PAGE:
SEC roundup: Clearing agency rules, foreign issuers, cybersecurity and AI

News you may have missed from the SEC, at a glance.

SEC Trading and Markets Division recommends changes to clearing agency rules – May 17, 2023

On Wednesday, the director of the SEC’s Division of Trading and Markets, Haoxiang Zhu, said that his department has recommended the SEC propose two new changes to the rules applicable to covered clearing agencies.

Haoxiang Zhu.
Photo: SEC

The changes would provide that the margin system must monitor intraday exposure and have procedures that would apply when substantive inputs (such as details about portfolio size or volatility) from third parties to calculate margin are not readily available or reliable, Zhu said.

Elizabeth Fitzgerald, the Assistant Director of the Division of Trading and Markets, Office of Clearance and Settlement, spoke after Zhu and explained the proposed rule changes in more detail.

The changes would apply to Exchange Act Rule 17Ad-22, which encompasses the Covered Clearing Agency Standards, and they would propose a new Rule 17Ad-26, which would build upon an existing requirement in Rule 17Ad-22, she explained.

First, the recommended proposal would build upon and strengthen the existing requirement in Rule 17Ad-22 that a covered clearing agency have policies and procedures reasonably designed to cover its credit exposures to its participants by establishing a risk-based margin system that, among other things, includes the authority and operational capacity to make intraday margin calls in defined circumstances.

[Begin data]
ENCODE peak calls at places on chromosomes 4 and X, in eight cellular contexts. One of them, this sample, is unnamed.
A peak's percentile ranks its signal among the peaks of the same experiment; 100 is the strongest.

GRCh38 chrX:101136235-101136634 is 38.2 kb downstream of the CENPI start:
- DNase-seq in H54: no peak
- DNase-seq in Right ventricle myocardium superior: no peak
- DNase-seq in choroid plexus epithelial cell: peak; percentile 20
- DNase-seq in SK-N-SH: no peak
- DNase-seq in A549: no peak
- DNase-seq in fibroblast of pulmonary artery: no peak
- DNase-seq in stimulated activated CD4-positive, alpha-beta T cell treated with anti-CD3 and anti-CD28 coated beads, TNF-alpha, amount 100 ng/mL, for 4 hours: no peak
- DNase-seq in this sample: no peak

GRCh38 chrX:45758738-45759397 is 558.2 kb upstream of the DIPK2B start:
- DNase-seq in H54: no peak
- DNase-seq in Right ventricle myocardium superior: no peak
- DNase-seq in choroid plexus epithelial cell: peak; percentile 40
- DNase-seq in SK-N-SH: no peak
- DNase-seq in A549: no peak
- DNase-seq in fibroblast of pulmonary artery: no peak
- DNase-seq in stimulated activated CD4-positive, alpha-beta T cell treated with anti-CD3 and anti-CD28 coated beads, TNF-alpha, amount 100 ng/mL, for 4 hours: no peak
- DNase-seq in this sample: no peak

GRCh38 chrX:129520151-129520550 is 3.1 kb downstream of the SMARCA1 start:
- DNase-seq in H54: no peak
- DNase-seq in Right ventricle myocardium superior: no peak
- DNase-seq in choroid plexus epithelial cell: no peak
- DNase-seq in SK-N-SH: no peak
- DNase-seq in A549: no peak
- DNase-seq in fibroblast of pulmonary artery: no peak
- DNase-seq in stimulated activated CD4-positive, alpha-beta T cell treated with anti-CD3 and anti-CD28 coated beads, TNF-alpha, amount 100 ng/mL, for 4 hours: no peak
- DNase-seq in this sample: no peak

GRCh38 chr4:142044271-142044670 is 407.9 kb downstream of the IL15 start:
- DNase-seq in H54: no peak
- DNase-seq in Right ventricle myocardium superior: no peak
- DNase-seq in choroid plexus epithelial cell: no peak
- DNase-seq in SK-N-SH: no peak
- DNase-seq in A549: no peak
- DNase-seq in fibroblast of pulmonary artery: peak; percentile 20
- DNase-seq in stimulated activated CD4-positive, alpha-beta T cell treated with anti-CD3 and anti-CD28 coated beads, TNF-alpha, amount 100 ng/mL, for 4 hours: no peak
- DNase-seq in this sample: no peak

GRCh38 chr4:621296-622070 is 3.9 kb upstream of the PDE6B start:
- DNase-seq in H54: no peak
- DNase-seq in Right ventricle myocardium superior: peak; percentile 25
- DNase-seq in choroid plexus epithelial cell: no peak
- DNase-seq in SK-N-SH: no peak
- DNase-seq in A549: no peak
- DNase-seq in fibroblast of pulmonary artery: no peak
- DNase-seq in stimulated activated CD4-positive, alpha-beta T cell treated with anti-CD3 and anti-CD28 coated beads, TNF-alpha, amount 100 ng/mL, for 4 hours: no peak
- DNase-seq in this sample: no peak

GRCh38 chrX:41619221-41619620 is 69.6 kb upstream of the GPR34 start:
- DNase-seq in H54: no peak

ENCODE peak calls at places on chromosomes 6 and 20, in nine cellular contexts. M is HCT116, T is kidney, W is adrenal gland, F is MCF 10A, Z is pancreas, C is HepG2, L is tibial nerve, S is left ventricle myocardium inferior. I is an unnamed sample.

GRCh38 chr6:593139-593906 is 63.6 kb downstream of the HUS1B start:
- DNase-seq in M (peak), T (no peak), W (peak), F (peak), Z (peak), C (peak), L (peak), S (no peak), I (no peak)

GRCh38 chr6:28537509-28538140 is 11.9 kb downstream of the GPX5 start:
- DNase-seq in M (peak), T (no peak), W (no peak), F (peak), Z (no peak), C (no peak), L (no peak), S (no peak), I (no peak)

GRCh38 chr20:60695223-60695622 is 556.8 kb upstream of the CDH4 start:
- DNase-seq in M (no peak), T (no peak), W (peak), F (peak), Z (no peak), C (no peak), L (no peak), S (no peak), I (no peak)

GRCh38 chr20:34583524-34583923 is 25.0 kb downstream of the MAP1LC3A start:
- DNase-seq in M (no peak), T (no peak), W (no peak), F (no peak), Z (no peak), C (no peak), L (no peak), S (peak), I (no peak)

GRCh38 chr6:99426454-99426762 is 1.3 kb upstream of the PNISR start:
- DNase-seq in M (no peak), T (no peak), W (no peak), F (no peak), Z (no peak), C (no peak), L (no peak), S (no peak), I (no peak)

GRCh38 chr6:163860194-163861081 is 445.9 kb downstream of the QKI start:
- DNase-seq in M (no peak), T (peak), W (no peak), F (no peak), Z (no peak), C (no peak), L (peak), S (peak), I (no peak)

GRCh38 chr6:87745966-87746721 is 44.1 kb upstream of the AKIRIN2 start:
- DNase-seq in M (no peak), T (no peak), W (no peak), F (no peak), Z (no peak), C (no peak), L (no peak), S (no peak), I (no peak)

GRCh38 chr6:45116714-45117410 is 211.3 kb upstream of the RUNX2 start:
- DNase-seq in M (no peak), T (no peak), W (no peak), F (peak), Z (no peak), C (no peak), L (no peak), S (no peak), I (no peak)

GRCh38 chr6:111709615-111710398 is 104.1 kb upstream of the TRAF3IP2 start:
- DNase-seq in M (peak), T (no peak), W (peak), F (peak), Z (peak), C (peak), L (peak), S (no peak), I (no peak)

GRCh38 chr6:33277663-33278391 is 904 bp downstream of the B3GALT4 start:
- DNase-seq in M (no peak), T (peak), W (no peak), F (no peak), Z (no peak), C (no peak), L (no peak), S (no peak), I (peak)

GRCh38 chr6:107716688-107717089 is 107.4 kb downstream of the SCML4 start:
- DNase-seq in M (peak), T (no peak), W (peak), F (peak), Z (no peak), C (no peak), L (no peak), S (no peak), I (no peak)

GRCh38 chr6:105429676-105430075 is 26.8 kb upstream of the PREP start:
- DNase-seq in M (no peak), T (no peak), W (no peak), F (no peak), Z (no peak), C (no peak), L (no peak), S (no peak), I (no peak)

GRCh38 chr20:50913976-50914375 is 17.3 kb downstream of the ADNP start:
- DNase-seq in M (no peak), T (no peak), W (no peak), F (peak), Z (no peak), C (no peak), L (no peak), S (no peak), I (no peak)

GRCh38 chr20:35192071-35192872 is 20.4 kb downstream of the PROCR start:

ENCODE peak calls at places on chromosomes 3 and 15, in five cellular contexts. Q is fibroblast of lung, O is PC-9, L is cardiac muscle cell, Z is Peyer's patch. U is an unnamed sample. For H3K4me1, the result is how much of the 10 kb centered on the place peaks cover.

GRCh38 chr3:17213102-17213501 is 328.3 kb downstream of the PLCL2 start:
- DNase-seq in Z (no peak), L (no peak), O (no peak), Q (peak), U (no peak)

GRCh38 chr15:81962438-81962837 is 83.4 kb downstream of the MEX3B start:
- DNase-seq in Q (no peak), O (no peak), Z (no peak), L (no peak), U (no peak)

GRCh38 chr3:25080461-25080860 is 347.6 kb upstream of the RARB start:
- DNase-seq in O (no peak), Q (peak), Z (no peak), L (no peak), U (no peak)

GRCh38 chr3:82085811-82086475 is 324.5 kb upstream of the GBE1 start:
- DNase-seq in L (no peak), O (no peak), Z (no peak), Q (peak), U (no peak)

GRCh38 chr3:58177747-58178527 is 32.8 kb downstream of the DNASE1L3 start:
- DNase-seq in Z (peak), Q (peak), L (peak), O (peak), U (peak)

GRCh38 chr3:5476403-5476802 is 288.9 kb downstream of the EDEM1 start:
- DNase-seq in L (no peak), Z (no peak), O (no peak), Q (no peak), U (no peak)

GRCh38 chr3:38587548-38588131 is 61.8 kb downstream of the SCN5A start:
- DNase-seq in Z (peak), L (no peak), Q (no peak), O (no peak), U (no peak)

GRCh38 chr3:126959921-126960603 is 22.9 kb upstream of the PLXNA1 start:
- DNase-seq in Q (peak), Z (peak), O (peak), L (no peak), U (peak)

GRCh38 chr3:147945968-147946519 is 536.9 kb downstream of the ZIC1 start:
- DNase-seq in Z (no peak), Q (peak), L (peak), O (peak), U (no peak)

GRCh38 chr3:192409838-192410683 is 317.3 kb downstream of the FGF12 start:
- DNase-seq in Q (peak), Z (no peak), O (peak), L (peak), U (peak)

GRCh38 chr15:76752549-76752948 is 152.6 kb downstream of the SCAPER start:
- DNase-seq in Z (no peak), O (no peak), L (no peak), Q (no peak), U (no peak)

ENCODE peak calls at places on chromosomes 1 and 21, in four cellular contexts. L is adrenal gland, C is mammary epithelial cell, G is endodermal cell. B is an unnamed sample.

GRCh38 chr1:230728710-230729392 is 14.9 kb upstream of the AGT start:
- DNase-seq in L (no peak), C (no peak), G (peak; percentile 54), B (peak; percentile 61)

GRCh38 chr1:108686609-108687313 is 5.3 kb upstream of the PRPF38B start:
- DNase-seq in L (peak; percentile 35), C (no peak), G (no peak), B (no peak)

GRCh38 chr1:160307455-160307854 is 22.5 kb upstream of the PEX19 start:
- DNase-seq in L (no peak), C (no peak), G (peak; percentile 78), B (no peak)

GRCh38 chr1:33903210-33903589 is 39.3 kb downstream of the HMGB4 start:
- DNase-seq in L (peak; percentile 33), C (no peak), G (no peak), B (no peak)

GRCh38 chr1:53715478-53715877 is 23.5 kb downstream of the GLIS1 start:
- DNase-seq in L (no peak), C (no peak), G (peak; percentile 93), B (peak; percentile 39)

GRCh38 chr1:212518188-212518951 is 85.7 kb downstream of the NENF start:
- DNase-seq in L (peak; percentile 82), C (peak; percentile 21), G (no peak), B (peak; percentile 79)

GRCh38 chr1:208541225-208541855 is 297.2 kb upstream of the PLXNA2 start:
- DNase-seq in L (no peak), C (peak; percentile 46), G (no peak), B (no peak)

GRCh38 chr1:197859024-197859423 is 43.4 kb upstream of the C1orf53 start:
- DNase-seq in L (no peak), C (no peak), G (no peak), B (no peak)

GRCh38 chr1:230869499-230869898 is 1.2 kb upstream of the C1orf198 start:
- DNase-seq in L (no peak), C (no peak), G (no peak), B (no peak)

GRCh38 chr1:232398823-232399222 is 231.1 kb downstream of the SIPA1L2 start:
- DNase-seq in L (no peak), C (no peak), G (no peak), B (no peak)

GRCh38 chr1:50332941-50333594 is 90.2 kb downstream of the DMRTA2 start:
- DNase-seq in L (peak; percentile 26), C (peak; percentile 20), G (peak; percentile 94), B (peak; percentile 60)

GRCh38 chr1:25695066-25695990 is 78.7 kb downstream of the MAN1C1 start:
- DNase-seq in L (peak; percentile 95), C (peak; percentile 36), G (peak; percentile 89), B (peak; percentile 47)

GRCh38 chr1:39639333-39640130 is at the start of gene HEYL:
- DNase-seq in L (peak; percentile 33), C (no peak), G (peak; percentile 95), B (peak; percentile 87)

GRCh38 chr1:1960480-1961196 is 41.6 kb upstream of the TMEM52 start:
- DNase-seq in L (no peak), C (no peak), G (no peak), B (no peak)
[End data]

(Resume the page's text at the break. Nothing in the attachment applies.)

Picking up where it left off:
Specifically, the proposed amendments would require that a covered clearing agency’s risk-based margin system monitor intraday exposure on an ongoing basis and include the authority and operational capacity to make intraday margin calls as frequently as circumstances warrant, including when risk thresholds specified by the covered clearing agency are breached or when the products cleared or markets served display elevated volatility.

Third-party inputs

Second, the recommended proposal would amend and expand the requirements that a covered clearing agency have policies and procedures that would apply in the event that the covered clearing agency relies on substantive inputs from third parties to calculate margin and, specifically, when such inputs are not readily available or reliable.